There's nothing like a nice, clean slate. In fact, it's the thing car-guy (and -gal) dreams are made of-no layers of old paint, no hidden surprises, and instant access for bodywork.

When it comes to stripping our Corvettes down to the bare basics, there are three options: chemical strippers, by hand with sandpaper and other tools, and media blasting.

Obviously chemical paint removers aren't the first choice. When you're talking about stripping the paint from a Vette, chemical agents are always discussed, with the same conclusion: not many people trust them. Let's face it-fiberglass isn't steel, so there's a pretty good chance a chemical stripper will either attack the fiberglass, or seep into it and ruin any chance of achieving a good paintjob down the road.

Manually, you can use sandpaper either mounted on a dual-action sander and "jitterbugs," sanding blocks and contoured sanding pads, razor blades, or our personal favorite method, a wet sponge and baking soda.

Sanding a car by hand gets the job done, but it's not only time-consuming, it's incomplete: You don't typically get inside the trunk or body, under the hood, and so on. We've actually seen whole cars stripped with razor blades, and it's not nearly as hellish as it sounds. Once you get a good rhythm going and the razor's angle of attack right, it goes pretty quickly. (And for fun, you can sweep all the flakes into a bag and weigh how much paint your car had on it!) But sanding the car or giving it a close shave really only hits the easy spots-the exterior surfaces, the doorjambs, and maybe a couple hidden areas if you're aggressive. And heaven help you if the car is wearing several layers of paint stacked on one another.

That's why media blasting is one of the best methods of stripping Corvettes. There are some serious concerns with this approach, though, mainly that it can destroy the car if done improperly.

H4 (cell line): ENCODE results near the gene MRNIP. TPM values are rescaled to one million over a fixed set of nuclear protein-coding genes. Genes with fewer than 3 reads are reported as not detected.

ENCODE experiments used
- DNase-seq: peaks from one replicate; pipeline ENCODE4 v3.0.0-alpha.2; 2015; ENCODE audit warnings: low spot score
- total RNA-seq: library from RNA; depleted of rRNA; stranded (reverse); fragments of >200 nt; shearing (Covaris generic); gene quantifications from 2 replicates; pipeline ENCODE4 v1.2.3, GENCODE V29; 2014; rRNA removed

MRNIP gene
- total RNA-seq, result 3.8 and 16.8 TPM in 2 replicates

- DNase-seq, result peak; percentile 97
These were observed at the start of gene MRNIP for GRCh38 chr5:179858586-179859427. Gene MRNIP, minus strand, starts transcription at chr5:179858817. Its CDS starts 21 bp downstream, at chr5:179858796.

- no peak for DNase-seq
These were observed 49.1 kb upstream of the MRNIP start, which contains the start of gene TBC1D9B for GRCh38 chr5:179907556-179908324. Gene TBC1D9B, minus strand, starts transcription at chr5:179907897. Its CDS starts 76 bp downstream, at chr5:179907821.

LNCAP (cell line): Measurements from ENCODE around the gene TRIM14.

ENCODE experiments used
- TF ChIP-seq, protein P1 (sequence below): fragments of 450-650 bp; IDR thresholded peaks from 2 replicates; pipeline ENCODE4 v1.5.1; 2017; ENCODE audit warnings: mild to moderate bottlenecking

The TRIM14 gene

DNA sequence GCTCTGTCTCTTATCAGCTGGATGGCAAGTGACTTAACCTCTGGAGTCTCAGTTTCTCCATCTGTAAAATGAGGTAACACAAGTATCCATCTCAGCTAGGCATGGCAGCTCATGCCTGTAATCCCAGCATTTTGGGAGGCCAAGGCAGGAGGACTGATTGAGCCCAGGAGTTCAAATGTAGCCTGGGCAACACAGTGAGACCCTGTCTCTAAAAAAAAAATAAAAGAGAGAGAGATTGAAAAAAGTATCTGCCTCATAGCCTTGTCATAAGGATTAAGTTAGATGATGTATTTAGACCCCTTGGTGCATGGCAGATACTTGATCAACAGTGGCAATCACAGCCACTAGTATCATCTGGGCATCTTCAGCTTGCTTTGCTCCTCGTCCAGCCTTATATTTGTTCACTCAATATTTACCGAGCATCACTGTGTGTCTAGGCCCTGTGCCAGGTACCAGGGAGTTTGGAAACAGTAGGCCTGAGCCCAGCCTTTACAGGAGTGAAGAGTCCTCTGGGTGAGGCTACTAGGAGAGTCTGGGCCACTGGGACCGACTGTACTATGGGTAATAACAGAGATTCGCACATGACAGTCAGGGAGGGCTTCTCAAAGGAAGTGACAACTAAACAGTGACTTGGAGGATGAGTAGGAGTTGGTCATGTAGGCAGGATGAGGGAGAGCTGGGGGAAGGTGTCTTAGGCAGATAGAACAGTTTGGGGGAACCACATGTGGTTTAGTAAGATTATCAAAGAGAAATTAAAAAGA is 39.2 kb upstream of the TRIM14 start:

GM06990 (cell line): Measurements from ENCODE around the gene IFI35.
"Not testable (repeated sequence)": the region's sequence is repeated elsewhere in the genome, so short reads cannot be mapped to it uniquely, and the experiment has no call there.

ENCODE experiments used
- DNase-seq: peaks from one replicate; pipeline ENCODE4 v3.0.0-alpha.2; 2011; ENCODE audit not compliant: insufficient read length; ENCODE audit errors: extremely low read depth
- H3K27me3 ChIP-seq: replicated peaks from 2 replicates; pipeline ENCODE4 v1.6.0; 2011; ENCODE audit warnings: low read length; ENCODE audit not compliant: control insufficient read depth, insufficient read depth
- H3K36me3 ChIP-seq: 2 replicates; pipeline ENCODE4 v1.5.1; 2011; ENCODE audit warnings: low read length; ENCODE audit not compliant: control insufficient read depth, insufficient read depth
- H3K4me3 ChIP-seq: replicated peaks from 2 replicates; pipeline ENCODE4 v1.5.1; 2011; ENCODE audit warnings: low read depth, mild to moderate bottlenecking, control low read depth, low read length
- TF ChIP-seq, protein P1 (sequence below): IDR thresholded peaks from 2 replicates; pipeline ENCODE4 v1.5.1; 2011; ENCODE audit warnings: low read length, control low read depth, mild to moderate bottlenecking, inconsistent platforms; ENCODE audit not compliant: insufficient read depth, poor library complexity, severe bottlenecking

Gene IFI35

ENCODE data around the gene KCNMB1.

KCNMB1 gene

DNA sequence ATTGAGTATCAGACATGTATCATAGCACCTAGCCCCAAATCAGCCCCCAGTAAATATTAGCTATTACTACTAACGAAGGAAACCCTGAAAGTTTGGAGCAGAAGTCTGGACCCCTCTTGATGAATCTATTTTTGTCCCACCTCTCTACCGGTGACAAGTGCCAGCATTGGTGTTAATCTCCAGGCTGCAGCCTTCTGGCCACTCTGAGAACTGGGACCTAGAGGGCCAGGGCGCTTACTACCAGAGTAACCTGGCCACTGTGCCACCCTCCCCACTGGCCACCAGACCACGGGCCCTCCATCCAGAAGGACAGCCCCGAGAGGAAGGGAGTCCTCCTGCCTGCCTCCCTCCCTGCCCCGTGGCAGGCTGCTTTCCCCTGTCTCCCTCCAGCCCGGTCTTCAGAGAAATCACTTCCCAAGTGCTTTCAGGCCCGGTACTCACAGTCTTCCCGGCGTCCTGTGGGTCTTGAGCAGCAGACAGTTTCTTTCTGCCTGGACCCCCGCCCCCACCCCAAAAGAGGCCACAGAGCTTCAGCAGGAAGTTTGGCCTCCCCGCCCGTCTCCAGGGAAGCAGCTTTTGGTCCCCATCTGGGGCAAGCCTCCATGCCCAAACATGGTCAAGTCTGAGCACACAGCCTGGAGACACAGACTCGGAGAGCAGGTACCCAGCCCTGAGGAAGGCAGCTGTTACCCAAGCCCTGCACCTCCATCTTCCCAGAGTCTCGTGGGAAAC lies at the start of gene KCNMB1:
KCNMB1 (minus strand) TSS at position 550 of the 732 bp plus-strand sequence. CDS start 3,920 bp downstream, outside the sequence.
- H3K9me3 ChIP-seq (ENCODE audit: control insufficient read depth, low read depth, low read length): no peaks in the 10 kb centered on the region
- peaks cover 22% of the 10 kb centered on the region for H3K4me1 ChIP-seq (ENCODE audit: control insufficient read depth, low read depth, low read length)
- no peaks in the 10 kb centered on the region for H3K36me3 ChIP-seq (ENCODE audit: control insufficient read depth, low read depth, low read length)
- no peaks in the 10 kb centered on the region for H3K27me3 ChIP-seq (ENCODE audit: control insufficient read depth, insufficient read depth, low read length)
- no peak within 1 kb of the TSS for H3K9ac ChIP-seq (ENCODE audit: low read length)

Media blasting is exactly what it sounds like: A medium-be it crushed walnut shells, sand, glass, plastic pellets, aluminum oxide, or a myriad of other materials-is run through a hose and launched at the car under very high pressure, just like in your home bead-blast cabinet. As the medium hits, it blows, strips, or tears off bits of paint, filler, and possibly fiberglass, depending on the material used.

One of the things we don't like about most media is that the residue gets everywhere in the car. We've seen blasted cars spill little piles of sand or walnut shells when rotated on a rotisserie, placed on a trailer, or hit with any kind of high-pressure air-like from a spray gun during the painting process.

One material that's made a big impact on the industry in recent years is baking soda. Soda blasting doesn't hurt chrome trim, glass, rubber, aluminum, or fiberglass, yet it has no problem pulling off paint, filler, undercoating, and seam sealer. Unlike other media, soda granules are soft and comparatively delicate, exploding on impact and turning to dust. (For this reason, the soda can't remove heavy rust on chassis components or other metal pieces.)

According to Lanny Porter, owner of NuTech Refinishing in Jefferson, Georgia, the exploding soda absorbs the energy, rather than transferring it to the base material. This is why it can be used on soft metals, glass, and fiberglass. Even so, it can still do damage because it is fired at the car at such high velocity. For this reason, an experienced hand is necessary, especially when working with fiberglass.